Jim Chanos Has Been Sounding the Municipal-Bond Alarm for Like Two Years

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Photo: Jed Egan; Photos: Patrick McMullan

Analyst Meredith Whitney is taking a lot of heat for saying that the municipal-bond market will soon see "hundreds of billions of dollars" of defaults. When her report first came out this month, California treasurer Bill Lockyer called her prediction “apocalyptic arm-waving,” muni-bond saleswoman Alexandra Lebenthal practically threatened to cut a bitch, and derision flared up again today after a nonplussed Whitney told Bloomberg, "over a breakfast of scrambled egg whites with a chicken-apple sausage, a side of salsa and peppermint tea at the Four Seasons Hotel," that “I think folks that are saying I’m wrong are making a bigger call than I am. Because they’re saying munis are safe. And that, I think, will prove to be a regrettable tack." But a fur-cap-clad George Soros backed her up on CNBC today, and you know who has been talking about this like forever? Jim Chanos. Way back over the summer, the hedge-fund manager told us all about why he thinks the muni bonds are headed for a crash. "The shape the state and cities are in, it's much worse than everyone thinks," he told us over lunch at Michael's. (We can't remember what he ate, but we had a tomato mozzarella salad.)

"They're having budgetary problems that are very similar to Greece," he explained patiently, as if to a moron or a small child. "For years, the states and cities cut a deal with their employees: 'Look, you may not make as much as the private sector if you're a policeman or fireman or teacher-garbage man, but (a) you'll have job security, and (b) we'll take care of you on the back end in terms of retirement.' Because of the way this stuff is accounted for, state and local municipalities didn't have to put their long-term obligations on the books. If they gave fireman a very small raise but said, 'You can cut your retirement by two years in this contract, and we'll cover your life and full medical, they didn't have to put that as an expense. That bill is now coming due: Baby-boomers are retiring, they're starting to pull down pensions and health care, and it's starting to bankrupt states and cities."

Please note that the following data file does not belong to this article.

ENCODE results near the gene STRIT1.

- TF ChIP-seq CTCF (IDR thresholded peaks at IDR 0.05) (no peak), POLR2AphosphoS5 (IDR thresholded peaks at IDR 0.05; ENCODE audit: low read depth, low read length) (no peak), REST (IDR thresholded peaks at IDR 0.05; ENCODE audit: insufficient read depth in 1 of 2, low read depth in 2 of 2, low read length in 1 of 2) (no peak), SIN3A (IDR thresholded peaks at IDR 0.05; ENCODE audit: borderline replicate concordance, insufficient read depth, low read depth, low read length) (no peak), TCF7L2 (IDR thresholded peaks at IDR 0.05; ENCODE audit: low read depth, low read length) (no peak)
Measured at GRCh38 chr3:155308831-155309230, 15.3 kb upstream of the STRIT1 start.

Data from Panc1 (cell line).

Us, interjecting: "Oh no! But wait—how will this affect New York? Since we are the center of the universe."

J.C.: "The muni-bond business is a huge generator for New York City. Lots of wealthy, retired New Yorkers live on their muni bonds. Look, basically these states are all broke, and they're financing themselves at 2 or 3 percent, because people think that they'll never miss an interest payment. And I'm not sure going forward if that's true. It was true in the past, but if it comes down to firing firemen and policemen or not paying your bond holders, many of whom are rich people, I'm beginning to think that politically there will be a tipping point where screwing the bond holder might not be an imprudent thing to do. It's very interesting when I talk about this what happens: I will get almost angry questions from people about muni debt. They can't believe that their New York bonds or California bonds are going to go in the tank. And I keep saying, 'You're lending to broke entities.' The states are particularly egregious. It's going to hit the federal government, too, but not for ten or twenty years, because the retirement age for the feds is much later. If you calculate the budget deficit as a corporation would —[Ed: Needless to say this never happened.]—by including the present value of all the new liabilities you have, for retired people, the real deficit, is 5 trillion dollars. Somehow, somewhere there's a default coming."

Chanos rightly pointed out today that he's not just jumping on the "Whitney bandwagon," — he's been saying this stuff since 2009. If only he'd been a blonde, maybe you people might have taken him more seriously.